Andy Samberg and Rashida Jones in the Oscar-worthy “Celeste and Jesse Forever,” that will most likely go unnoticed by the Academy of Motion Picture Arts & Sciences.

The thematic nature of Beasts makes me question why the Academy (and its precursor award brethren) hasn’t embraced a more fantastical branch of filmmaking 2012 was rife with. Films like Beasts, Prometheus, The Dark Knight Rises, and Holy Motors use their whimsical nature to make powerful statements on the persevering spirit of humanity in times of dire opposition. Grounded more in “reality” but still spiritually ambitious, films like Celeste and Jesse Forever, Seeking a Friend for the End of the World, The Master, The Hunger Games, and The Grey delve deep into territory which sees humans overcoming obstacles far beyond their control. Celeste and Jesse Forever, being the most “human” of the bunch, sees a woman’s journey to spiritual homeostasis come after learning to cope with the absence of a lover while keeping him close as a “friend” in her life. It’s a task that seemingly pales in comparison to overcoming the psychological control of a cult (The Master), fighting back against an oppressive government (The Hunger Games) or finding true love amidst the end of the world (Seeking a Friend for the End of the World), but one that shows the evolution of the human spirit endures even in the simplest of vignettes involving a boy, a girl, and the universal thread of love.

Another interesting contender (only for technical categories at this point, it seems, although Emily Blunt still has slight buzz for her supporting performance) is the sci-fi actioner Looper, about do-overs, internal strife, self-hatred, and the often intangible idea of fresh beginnings. The sentiment could be applied to anyone at any given time, but Looper’s insistence on ridding our reality of darkness and preserving it for fresh perspectives of change are, perhaps, the most “relevant” to the culture of 2012 America as we head into a second term with President Obama.


Jessica Chastain, only slightly behind Best Actress frontrunner Jennifer Lawrence, struggles between her duty as an American and her impulses as a human in Best Picture contender “Zero Dark Thirty.”

The lack of “originality” in what’s vying for the Oscar for Best Picture this year frightens me a little. Out of the ten films Awards Daily (one of the most accurate prediction sites on the web) acknowledges are in the running for Best Picture (Zero Dark Thirty, Les Miserables, Silver Linings Playbook, Lincoln, Argo, Beasts of the Southern Wild, Life of Pi, Flight, The Master, Moonrise Kingdom), only two are not “based” on some other form of media/socio-cultural figure or event (Moonrise Kingdom and The Master). With the National Board of Review and the New York Film Critics Circle naming Zero Dark Thirty their Best Film of 2012, and other precursors pointing to either Argo, Lincoln, or Les Miserables, The Master and Moonrise Kingdom find themselves somewhere near the bottom of the pack (if they pick up a nomination at all). Small buzz for Michael Haneke’s Amour, about aging, death, and the degenerative mental capacity that comes with them, has been building since its screening at the 2012 Cannes Film Festival. While likely to win Best Foreign Language film but almost assuredly out of the Best Picture race, perhaps it taps into the most terrifying element of humanity, which is not oppressive governments or masked supervillains blowing up football stadiums; it’s the potential for human fracture, the potential for degeneration, the potential to “forget” the very things that make us who we are and, in turn, losing the ability to preserve the “feelings” of our times within original fiction that seems to be slipping by the Academy’s scope of interest in a time where “escape” is needed the most.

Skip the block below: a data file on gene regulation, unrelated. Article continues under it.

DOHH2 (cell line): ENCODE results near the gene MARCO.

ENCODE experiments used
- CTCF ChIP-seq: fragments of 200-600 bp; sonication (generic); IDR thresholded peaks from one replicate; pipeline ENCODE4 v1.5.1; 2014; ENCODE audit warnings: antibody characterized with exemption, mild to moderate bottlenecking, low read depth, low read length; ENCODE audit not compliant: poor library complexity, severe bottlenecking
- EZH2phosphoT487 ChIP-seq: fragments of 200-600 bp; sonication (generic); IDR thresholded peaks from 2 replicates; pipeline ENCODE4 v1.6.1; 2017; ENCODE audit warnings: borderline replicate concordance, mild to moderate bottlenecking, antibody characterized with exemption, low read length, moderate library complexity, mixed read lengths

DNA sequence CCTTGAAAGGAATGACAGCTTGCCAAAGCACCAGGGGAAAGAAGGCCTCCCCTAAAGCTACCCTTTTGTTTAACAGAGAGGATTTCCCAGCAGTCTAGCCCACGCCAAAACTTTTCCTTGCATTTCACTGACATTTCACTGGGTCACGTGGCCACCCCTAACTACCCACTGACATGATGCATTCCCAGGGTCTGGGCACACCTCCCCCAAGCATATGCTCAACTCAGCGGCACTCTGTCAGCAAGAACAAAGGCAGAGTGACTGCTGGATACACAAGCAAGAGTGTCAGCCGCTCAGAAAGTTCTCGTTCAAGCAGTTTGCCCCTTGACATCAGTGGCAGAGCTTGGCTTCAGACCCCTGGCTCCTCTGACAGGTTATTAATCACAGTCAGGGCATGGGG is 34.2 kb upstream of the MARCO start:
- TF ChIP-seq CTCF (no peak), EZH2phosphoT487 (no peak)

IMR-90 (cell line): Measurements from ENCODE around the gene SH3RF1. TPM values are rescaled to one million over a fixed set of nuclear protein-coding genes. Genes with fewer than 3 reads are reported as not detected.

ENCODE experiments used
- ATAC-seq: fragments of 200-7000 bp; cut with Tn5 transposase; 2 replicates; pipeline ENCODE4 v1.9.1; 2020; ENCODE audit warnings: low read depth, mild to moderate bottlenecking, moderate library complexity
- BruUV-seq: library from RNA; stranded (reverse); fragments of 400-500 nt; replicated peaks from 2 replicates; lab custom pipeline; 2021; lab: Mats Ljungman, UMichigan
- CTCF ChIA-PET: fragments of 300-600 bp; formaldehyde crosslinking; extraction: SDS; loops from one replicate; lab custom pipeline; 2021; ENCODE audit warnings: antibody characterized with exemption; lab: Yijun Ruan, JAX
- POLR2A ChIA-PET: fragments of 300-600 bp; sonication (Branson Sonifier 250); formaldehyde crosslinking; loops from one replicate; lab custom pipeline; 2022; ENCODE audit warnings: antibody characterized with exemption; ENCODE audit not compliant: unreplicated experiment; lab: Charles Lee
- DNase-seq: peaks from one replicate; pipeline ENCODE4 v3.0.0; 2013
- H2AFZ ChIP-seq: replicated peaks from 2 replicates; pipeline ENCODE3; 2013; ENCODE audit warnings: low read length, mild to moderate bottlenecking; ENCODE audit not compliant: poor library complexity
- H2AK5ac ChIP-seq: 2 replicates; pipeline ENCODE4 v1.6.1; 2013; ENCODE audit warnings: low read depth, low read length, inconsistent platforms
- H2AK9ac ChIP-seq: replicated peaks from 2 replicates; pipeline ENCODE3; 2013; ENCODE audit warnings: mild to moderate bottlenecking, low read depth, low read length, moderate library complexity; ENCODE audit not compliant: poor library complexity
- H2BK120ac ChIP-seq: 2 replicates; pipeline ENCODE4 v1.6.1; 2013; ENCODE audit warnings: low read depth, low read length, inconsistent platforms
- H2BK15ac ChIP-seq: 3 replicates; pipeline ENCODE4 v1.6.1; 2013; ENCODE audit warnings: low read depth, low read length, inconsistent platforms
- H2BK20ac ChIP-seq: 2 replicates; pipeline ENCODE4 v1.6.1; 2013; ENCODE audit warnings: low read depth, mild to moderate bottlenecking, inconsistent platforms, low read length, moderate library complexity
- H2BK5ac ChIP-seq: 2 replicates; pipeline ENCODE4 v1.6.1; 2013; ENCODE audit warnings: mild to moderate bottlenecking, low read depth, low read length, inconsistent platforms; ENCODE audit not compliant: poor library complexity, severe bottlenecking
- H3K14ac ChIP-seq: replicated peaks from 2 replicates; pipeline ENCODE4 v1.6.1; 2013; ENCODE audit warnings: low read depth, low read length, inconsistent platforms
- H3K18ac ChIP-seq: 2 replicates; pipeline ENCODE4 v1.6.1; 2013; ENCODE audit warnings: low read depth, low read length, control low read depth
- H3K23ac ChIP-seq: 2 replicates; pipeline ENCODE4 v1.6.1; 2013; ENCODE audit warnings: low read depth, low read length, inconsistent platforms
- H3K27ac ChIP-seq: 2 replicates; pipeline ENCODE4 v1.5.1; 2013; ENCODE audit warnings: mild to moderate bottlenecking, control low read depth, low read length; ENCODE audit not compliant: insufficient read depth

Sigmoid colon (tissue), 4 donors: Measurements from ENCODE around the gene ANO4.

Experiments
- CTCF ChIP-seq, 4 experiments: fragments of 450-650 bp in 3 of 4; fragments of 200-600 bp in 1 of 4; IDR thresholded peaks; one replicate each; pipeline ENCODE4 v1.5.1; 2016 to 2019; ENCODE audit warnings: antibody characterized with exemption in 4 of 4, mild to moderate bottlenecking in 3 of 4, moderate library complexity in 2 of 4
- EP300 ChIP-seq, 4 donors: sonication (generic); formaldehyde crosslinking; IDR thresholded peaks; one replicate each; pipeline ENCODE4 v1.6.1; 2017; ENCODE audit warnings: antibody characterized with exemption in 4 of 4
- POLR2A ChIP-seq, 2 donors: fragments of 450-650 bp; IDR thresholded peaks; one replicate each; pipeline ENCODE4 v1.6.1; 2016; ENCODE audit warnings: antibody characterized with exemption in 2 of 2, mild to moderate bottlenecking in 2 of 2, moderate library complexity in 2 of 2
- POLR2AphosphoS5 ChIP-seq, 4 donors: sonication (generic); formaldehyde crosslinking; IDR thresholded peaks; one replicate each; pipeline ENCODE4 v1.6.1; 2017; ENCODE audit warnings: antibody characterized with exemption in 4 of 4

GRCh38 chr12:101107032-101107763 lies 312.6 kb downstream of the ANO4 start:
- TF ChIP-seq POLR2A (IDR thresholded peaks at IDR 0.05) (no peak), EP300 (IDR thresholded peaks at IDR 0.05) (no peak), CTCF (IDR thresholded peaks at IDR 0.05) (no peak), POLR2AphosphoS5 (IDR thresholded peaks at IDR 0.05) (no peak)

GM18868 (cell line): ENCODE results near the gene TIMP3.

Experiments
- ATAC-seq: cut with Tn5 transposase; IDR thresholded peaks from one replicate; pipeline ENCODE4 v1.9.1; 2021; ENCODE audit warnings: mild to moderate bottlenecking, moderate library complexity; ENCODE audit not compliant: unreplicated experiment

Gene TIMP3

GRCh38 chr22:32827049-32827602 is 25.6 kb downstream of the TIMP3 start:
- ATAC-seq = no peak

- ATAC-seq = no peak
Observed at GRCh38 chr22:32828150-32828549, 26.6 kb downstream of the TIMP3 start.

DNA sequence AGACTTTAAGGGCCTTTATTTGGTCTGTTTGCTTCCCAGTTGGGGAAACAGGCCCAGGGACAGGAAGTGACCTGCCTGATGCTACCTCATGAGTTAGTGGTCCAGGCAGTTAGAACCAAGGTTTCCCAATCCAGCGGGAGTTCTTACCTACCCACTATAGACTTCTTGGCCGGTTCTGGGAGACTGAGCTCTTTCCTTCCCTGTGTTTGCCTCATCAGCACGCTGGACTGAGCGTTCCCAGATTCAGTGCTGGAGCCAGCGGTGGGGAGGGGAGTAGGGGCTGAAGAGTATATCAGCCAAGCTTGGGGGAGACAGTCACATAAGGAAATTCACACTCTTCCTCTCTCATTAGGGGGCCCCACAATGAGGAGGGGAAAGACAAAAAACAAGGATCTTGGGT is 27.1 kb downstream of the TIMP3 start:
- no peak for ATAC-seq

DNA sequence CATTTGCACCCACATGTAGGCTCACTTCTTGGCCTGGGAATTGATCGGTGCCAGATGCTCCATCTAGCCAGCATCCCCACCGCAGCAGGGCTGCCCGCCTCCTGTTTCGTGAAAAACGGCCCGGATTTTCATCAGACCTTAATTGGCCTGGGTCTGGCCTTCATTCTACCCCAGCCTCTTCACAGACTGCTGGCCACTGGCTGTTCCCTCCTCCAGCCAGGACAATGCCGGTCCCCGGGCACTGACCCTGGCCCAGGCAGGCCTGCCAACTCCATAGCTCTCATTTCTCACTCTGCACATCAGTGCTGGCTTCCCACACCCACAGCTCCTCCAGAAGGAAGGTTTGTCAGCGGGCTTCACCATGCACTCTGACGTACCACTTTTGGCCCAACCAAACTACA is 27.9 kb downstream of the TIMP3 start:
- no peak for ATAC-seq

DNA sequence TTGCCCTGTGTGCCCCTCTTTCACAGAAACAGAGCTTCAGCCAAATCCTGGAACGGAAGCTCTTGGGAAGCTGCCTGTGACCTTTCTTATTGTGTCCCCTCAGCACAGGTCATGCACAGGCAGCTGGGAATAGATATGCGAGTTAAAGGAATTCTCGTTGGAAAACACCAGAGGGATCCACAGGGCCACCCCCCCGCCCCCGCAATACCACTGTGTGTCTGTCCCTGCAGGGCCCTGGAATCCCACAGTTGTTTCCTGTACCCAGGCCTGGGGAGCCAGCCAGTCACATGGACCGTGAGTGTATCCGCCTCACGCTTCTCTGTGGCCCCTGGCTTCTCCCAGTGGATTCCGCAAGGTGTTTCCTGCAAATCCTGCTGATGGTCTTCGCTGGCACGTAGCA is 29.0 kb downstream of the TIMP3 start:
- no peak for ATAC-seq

Leos Carax brings “Holy Motors” to Pittsburgh

Kylie Minogue and Denis Lavant in Leos Carax’s “Holy Motors.”

The Three Rivers Film Festival continued this week with a screening of Leos Carax’s “Holy Motors,” an eternally perplexing film whose presence at this year’s festival is a testament to Pittsburgh’s standing as an up-and-coming hub for the arts.

The print was introduced as one of the only copies in the country, with a 35mm print having not reached U.S. shores as of Wednesday’s screening at the Harris Theater, downtown.